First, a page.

Types of Questions on the Exam

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All of the questions on the PMP exam are multiple choice. There are only four choices for each question, and there are two hundred questions. This means that you will have an average of only 1.2 minutes per question. This is not a lot of time, but it is usually enough, if English is your native language, that is. Otherwise, you may have some problems with the timing of the exam.

The best approach to the exam is to go through it rapidly, answering all of the questions that you are certain about. I can remember doing this on the old PMP exam and realizing that at the end of the process I was not sure of any of the answers. When you are done with those, go back and answer the questions that you skipped. This will take advantage of any information that you can learn as a result of answering the questions you know. If you definitely know the answer to a question, then you also know that the other answers are wrong for that question. This information may allow you to answer a question that you skipped earlier. Be sure to answer every question on the exam. There is no subtraction for wrong answers. Only the right answers are counted.

The trend in the PMP examination is to use questions that are ''situational'' in nature. This means that the questions will be more like the word problems you had in your high school math classes. Situational questions go something like this: If Joe has four apples and Sally has three oranges, what time will the train from Chicago meet the train from New York? This is thought to test the candidate PMP more thoroughly in the competence of project management and less in the area of rote memorization. This has been accomplished. While the other project management organizations around the world may be critical of PMI for not using the interview methods that so many other organizations favor, PMI has achieved the recognition of the International Organization for Standardization, ISO 9001: 2000 certification for the process of certifying PMPs. This means that the process that PMI uses does what it is supposed to do, and it does act to select project management professionals from those who are not qualified.

PMI uses the Angoff modified technique for constructing the questions. This means that a large number of PMPs are used in the process. First, PMPs are trained to write questions for the exam. These questions are then reviewed by committees of PMPs, after which they are given to an independent professional who reviews the questions again for construction and ambiguity.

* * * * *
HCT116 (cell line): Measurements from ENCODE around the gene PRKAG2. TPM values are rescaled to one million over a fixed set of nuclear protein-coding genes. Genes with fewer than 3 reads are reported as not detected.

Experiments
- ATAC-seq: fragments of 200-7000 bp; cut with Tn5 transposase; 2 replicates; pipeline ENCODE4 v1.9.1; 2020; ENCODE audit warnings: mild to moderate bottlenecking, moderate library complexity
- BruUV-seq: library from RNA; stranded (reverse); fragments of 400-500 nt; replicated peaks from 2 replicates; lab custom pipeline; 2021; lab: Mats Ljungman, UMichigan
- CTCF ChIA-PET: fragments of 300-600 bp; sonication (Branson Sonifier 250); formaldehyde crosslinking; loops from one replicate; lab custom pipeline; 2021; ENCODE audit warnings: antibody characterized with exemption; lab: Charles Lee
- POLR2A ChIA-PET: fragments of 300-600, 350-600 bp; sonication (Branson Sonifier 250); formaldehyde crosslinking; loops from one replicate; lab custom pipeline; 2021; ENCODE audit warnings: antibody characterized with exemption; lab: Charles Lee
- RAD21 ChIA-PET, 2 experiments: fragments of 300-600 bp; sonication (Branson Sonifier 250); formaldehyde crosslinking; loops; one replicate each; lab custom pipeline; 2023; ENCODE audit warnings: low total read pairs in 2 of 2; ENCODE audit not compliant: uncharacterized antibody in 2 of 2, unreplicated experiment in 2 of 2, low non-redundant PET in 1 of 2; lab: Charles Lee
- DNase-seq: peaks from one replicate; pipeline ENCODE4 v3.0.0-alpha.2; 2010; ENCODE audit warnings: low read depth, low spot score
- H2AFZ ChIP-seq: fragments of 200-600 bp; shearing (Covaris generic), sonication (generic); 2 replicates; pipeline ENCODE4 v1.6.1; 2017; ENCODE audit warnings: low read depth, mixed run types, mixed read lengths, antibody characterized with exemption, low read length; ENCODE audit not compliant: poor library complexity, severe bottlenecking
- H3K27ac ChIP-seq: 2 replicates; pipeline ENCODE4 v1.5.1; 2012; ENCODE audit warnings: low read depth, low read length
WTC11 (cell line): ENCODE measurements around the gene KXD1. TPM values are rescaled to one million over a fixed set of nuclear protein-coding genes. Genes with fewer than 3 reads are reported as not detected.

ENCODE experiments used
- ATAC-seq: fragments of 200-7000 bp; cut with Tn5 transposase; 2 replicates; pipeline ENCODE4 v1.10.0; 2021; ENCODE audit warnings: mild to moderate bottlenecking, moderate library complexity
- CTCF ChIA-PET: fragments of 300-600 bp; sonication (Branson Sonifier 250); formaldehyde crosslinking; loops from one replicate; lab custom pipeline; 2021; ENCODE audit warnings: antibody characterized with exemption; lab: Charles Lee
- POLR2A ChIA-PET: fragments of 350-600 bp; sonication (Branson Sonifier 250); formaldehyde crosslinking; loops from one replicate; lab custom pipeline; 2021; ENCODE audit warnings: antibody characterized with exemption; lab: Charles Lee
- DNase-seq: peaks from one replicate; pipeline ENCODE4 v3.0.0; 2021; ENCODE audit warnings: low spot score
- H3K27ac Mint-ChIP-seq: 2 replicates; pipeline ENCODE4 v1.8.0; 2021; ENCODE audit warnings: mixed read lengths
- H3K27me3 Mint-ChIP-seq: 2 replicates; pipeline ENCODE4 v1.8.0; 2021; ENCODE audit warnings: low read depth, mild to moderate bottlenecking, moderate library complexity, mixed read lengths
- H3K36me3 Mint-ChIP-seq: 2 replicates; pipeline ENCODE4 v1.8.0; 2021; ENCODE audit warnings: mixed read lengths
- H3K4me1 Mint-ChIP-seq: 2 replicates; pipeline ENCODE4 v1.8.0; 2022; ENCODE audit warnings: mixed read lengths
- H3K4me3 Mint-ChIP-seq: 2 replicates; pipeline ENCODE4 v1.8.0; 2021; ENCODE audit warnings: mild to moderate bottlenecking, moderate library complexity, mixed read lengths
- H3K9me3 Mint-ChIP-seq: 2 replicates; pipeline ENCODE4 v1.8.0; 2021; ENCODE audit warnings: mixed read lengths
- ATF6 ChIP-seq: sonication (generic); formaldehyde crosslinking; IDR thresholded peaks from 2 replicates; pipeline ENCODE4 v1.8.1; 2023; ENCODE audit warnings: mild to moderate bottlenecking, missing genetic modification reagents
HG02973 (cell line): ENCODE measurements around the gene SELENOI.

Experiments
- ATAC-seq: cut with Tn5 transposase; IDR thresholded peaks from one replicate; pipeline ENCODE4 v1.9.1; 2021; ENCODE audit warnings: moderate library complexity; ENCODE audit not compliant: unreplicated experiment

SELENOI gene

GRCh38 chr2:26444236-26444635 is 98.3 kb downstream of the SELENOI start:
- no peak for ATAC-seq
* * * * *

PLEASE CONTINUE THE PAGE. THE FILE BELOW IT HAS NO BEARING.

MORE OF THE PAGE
Once the questions have been reviewed, they are submitted to another group of PMPs who are asked to rate the questions in terms of whether they think a question tests a person seeking the PMP certification who is ''minimally qualified.'' Each question is evaluated this way.

Although there is a passing grade for the exam, it is not necessarily going to be the same from year to year. PMI rates the difficulty of each question on the exam. A mixture of questions of varying difficulty are then selected so that the difficulty of each version of the exam is about the same. Each question on the exam is given to a group of PMPs who are asked the question, '' What is the probability that a minimally acceptable candidate will answer this question correctly?'' The probabilities are summarized, and each question receives a difficulty rating. So, if you take the exam with one set of questions and then take it again a year later with a different set of questions, the difficulty rating for the whole exam should be about the same, even though you have a different set of questions. The passing grade for each exam should be about the same as well, but this is not necessarily the case.

The questions fall into three categories. ''Recall questions'' are similar to what most of the questions on the PMP exam used to be like. These questions give you a definition and then different items, one of which is the item whose definition was stated. The ''application questions'' ask you to pick out what a project manager should do under the situation described. The ''analysis questions'' require you to take the information offered and, by looking at the relationships among the various pieces of information, come up with the correct answer.

You can expect that for most of the questions two of the four answers are easily discarded, and the remaining two will often be difficult to separate into the right and wrong answer.

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Project Management Made Easy

Project Management Made Easy

What you need to know about… Project Management Made Easy! Project management consists of more than just a large building project and can encompass small projects as well. No matter what the size of your project, you need to have some sort of project management. How you manage your project has everything to do with its outcome.

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